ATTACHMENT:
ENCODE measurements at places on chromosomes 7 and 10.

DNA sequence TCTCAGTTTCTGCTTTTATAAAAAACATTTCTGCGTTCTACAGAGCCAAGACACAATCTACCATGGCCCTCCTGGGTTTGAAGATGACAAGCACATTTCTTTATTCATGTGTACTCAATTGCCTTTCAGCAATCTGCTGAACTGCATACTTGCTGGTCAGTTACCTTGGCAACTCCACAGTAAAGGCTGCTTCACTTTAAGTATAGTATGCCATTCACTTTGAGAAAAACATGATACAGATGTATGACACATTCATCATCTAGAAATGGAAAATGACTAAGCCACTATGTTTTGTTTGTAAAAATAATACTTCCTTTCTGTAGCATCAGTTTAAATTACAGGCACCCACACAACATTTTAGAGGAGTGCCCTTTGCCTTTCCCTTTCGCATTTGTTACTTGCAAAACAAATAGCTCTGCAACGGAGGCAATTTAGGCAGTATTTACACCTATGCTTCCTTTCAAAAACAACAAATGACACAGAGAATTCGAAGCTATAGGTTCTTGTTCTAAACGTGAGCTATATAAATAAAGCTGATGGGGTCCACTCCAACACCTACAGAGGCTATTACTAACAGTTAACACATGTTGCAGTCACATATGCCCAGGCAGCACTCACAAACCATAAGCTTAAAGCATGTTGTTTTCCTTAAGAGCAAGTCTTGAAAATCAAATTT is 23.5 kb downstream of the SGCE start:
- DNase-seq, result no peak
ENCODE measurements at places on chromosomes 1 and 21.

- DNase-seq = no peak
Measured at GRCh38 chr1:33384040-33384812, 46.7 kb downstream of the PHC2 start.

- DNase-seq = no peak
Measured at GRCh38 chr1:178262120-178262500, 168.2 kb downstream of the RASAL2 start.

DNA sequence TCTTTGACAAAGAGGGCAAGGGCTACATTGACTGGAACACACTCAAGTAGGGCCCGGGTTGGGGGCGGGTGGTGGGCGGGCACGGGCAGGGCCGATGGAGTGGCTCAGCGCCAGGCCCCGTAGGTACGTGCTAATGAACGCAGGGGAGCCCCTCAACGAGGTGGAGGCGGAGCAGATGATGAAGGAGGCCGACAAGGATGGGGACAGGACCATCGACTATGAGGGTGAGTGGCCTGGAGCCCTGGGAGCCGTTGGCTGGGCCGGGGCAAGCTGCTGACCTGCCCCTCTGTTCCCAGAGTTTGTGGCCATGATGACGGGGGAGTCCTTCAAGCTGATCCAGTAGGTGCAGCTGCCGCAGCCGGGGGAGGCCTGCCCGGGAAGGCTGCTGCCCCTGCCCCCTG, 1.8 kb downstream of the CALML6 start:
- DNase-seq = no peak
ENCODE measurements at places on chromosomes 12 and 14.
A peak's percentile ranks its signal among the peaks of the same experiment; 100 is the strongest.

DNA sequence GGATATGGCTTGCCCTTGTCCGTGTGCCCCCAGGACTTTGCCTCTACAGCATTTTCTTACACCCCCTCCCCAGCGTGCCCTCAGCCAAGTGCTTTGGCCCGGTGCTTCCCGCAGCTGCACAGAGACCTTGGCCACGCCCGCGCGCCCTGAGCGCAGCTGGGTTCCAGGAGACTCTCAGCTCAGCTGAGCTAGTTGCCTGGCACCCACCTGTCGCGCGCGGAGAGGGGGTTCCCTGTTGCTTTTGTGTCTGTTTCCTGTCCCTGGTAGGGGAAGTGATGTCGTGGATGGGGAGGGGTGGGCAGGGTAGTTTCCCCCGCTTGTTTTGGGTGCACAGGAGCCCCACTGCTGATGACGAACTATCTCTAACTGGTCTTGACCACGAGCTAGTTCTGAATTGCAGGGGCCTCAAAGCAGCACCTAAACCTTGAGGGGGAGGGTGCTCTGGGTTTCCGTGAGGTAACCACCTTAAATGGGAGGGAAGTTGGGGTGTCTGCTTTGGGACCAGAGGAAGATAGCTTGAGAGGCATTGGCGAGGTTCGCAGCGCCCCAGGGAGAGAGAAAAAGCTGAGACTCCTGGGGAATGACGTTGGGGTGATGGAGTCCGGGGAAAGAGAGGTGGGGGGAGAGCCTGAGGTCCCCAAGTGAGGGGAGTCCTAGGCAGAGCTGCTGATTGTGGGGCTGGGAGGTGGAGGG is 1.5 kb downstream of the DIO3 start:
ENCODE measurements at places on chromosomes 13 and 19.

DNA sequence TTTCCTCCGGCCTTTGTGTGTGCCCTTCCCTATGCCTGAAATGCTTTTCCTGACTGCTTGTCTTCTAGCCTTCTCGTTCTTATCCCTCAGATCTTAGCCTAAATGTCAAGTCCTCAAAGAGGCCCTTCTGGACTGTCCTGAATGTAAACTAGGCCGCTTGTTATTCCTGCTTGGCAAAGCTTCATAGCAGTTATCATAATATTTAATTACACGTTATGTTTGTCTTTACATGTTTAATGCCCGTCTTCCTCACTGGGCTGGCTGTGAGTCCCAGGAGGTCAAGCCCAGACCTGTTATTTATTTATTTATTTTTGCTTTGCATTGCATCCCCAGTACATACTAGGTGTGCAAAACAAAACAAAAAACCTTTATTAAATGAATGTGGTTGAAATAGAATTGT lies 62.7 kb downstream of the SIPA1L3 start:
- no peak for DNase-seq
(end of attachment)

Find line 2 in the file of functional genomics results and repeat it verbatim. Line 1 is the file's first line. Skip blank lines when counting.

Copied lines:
DNA sequence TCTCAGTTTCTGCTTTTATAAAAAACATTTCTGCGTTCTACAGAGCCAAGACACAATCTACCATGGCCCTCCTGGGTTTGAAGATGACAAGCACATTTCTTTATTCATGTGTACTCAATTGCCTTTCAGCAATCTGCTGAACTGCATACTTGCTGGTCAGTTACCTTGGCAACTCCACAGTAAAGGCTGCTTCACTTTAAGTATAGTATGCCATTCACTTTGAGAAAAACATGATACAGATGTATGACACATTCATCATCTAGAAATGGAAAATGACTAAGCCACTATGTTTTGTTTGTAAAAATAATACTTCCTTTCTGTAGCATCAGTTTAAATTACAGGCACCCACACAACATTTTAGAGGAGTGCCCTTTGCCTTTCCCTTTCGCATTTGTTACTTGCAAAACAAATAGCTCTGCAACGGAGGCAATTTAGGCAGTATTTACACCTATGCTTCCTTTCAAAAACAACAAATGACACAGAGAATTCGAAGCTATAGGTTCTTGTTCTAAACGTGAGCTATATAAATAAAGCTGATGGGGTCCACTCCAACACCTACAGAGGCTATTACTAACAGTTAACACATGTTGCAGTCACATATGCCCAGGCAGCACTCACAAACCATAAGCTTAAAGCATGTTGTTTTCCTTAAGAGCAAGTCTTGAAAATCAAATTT is 23.5 kb downstream of the SGCE start: